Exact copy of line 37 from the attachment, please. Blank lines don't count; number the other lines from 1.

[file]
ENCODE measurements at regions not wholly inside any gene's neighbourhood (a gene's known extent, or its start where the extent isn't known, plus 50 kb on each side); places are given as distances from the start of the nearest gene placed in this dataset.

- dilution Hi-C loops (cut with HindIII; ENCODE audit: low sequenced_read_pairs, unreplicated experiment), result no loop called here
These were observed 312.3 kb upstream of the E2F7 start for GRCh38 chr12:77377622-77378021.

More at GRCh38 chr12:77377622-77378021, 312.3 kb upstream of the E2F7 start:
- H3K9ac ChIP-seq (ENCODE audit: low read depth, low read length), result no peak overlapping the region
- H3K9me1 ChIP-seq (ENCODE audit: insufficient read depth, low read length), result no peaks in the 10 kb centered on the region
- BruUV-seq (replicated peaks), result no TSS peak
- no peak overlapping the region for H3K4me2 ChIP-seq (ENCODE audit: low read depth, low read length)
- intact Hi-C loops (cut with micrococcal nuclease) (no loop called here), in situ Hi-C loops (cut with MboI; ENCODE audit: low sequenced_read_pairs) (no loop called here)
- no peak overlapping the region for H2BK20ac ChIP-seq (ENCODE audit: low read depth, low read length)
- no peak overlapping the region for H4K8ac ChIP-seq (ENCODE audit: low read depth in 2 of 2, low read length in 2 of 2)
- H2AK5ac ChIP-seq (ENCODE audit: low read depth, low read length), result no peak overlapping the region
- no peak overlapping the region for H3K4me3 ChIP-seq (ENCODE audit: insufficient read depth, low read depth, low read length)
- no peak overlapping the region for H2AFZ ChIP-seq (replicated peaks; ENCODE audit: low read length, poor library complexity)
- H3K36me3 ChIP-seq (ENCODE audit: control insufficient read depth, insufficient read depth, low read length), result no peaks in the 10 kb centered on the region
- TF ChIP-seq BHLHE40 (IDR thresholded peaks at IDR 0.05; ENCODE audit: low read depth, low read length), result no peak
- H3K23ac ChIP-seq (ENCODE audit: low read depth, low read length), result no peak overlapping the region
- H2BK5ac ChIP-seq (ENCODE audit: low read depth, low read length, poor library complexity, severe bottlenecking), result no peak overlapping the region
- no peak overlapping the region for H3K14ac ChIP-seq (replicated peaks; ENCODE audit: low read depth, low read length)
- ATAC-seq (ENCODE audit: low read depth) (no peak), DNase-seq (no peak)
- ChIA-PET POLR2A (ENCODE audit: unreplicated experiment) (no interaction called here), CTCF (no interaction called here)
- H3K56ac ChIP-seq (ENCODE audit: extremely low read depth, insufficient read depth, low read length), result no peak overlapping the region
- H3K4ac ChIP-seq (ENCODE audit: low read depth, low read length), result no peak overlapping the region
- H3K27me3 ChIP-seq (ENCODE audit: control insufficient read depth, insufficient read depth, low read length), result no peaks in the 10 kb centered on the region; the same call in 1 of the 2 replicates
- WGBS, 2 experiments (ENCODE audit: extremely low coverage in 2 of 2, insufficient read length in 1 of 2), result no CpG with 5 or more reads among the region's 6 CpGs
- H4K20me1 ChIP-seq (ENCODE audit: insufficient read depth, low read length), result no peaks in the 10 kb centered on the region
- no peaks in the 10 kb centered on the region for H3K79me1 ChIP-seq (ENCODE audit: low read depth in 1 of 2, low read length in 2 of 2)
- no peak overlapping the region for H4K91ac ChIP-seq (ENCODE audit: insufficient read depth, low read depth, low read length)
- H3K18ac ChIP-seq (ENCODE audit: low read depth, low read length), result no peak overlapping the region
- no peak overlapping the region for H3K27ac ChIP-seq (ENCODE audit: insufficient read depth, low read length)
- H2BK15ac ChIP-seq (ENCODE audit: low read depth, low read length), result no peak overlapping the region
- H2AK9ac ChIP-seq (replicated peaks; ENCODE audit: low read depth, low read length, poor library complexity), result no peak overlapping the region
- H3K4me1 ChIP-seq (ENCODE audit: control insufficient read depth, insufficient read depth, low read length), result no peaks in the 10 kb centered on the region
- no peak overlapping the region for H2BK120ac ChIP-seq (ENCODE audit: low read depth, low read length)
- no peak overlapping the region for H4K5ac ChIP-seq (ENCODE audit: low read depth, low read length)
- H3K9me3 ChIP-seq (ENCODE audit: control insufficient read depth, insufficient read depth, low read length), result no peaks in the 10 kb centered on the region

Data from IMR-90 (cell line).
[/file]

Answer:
Data from IMR-90 (cell line).